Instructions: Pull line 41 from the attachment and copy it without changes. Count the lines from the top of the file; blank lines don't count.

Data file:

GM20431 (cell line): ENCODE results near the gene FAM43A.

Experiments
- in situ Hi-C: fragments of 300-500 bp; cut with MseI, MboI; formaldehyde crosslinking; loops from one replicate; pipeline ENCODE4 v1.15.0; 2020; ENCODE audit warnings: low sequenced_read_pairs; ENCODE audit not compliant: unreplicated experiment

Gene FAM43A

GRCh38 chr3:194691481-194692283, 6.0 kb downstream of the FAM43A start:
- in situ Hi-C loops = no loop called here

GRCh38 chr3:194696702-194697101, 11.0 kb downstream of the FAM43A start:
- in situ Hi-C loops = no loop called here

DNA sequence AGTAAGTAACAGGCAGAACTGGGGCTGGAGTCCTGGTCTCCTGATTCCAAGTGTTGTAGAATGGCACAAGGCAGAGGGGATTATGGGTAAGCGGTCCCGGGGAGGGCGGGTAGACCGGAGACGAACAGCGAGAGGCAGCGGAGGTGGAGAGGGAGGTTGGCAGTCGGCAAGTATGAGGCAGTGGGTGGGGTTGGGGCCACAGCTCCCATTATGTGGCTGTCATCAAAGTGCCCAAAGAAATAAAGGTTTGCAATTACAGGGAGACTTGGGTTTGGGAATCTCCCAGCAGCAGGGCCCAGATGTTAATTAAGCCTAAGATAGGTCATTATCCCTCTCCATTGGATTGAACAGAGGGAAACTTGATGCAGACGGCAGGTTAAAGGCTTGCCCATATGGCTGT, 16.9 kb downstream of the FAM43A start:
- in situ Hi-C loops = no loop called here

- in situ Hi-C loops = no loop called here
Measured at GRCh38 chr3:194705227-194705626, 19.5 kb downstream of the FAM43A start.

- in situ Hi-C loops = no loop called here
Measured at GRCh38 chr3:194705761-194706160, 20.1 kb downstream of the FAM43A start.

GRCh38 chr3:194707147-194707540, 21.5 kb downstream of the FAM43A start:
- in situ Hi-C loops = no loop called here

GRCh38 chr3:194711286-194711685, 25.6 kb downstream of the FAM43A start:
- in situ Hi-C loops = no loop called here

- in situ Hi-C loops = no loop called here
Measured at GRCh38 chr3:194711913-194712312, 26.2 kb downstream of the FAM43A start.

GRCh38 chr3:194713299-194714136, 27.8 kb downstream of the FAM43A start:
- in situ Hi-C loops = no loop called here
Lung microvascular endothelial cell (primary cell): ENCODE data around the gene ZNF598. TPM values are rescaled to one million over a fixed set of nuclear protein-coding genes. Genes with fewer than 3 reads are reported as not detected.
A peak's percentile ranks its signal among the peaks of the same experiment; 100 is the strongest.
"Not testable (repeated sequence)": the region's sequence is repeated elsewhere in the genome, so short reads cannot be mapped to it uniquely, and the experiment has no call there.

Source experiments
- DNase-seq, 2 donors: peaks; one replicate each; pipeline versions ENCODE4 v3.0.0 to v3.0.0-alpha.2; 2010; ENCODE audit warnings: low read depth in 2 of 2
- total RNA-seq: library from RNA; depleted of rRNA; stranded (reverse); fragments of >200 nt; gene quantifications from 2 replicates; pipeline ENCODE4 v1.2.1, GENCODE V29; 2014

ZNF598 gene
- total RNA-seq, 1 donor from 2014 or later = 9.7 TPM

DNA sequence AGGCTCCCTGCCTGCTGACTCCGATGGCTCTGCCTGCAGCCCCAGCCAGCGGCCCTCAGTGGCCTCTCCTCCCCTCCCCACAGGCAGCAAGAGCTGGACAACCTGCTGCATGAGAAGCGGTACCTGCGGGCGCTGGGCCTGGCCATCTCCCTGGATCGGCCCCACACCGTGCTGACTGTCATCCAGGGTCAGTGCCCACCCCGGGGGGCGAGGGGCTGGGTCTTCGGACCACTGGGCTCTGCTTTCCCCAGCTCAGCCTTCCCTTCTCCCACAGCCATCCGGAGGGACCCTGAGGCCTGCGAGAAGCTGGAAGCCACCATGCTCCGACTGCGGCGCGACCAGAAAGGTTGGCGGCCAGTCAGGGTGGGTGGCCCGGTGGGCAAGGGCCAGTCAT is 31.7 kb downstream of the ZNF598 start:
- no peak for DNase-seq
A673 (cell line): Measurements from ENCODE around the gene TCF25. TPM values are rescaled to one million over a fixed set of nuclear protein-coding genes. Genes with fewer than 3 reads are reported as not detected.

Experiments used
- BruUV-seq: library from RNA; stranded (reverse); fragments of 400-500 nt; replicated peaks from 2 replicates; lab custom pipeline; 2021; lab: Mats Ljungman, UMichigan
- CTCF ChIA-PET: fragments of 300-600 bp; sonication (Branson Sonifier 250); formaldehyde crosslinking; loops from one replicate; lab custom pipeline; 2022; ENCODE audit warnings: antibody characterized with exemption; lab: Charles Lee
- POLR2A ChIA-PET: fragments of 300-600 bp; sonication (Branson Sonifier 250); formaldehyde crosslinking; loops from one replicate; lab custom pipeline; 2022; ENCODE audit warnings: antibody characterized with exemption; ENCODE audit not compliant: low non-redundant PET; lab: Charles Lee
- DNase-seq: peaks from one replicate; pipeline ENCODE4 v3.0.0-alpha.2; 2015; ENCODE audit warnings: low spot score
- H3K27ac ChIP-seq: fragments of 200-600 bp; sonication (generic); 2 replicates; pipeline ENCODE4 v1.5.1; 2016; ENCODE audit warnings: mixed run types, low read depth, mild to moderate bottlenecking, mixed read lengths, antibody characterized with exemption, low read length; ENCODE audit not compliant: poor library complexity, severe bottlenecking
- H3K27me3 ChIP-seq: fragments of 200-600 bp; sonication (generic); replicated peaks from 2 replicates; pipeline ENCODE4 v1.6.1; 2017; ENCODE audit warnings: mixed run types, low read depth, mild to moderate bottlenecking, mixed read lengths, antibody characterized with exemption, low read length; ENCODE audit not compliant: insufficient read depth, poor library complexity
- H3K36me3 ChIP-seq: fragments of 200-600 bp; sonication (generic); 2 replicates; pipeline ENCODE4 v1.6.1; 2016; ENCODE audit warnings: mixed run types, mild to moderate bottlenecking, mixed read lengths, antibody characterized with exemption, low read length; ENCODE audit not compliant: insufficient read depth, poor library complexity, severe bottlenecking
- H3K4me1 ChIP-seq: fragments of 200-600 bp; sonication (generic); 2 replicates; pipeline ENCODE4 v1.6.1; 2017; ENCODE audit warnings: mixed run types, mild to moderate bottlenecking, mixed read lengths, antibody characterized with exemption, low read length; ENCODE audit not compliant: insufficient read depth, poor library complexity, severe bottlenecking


- H3K36me3 ChIP-seq: fragments of 200-600 bp; sonication (generic); 2 replicates; pipeline ENCODE4 v1.6.1; 2016; ENCODE audit warnings: mixed run types, mild to moderate bottlenecking, mixed read lengths, antibody characterized with exemption, low read length; ENCODE audit not compliant: insufficient read depth, poor library complexity, severe bottlenecking